I like the idea of Flash Organisations because I think they give individuals from all walks of life and backgrounds, from every corner of the world, the power to work in the way they want, on projects they love, but without a way to control the quality of the work and the behaviour of the teams Flash Organisations are also a very fast way to drive a CEO senile. For my part I’m going to see if I can turn my own company, the 311 Institute, into a first of a kind guinea pig, and I expect the journey to be littered with failures and lots of “ARGH!!” moments, so I’ll keep you all updated on how I’m getting along , and BTW if you’d like to volunteer then shout out and let’s see if we can change business forever.
But how do you create one, and more importantly control it – I think blockchain should have an answer, after all a decentralised technology and a decentralised organisation, as much as that statement sounds ironic, could be a marriage made in heaven, so I reached out to the great guys and gals on LinkedIn to ask how it might be done and Ken Bodnar from Canada came back with what he called a back of a napkin suggestion so here it is, let Ken and I know what you think, and thanks Ken!
Blockchains And Flash Organizations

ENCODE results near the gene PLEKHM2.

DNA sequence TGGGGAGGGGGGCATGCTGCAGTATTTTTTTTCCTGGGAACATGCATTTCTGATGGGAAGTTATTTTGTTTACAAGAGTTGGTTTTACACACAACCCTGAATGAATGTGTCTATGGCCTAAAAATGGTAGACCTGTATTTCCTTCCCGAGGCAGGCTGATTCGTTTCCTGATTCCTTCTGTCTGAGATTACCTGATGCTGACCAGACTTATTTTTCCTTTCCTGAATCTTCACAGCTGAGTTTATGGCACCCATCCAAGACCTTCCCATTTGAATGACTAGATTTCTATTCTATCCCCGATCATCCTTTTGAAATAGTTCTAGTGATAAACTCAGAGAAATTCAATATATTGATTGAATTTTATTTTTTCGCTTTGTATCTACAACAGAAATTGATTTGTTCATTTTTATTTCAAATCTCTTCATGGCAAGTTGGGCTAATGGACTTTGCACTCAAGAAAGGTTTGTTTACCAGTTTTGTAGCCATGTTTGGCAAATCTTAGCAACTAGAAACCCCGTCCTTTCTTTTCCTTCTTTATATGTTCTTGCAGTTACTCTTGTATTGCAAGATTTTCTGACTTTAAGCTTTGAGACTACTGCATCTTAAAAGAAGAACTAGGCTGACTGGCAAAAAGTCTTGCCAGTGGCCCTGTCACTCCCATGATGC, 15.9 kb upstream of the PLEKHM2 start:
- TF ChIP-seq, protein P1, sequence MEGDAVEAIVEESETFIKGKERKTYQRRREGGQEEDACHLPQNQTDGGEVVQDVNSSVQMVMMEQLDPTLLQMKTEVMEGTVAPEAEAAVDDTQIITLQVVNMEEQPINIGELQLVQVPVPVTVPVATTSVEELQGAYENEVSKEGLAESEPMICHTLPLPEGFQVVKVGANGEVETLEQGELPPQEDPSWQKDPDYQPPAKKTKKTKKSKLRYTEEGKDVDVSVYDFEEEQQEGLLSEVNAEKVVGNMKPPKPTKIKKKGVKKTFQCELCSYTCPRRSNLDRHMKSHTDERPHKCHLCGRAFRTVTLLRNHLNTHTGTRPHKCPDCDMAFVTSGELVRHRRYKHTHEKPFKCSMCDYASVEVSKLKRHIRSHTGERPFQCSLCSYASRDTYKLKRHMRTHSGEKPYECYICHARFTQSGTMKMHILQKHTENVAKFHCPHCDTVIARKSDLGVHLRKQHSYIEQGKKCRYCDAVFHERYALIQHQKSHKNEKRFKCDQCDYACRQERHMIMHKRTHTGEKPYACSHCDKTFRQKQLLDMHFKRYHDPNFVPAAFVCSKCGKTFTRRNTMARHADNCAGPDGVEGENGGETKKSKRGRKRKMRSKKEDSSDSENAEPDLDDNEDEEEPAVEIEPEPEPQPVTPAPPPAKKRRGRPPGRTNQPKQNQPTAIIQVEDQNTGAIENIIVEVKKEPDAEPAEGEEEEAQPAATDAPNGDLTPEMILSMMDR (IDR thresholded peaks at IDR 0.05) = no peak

Flash organizations are crowds structured like organizations to achieve complex and open-ended goals. According to Wikipedia, a blockchain is a distributed database that is used to maintain a continuously growing list of records, called blocks. Each block contains a timestamp and a link to a previous block. A blockchain is typically managed by a peer-to-peer network collectively adhering to a protocol for validating new blocks. By design, blockchains are inherently resistant to modification of the data. Once recorded, the data in any given block cannot be altered retroactively without the alteration of all subsequent blocks and a collusion of the network majority. Functionally, a blockchain can serve as “an open, distributed ledger that can record transactions between two parties efficiently and in a verifiable and permanent way. The ledger itself can also be programmed to trigger transactions, or execute software modules(smart contracts) automatically. Blockchains also hold, store and transact digital data called tokens that can be representational of money, work units, loyalty points, votes, tallies or any numerical representation of value.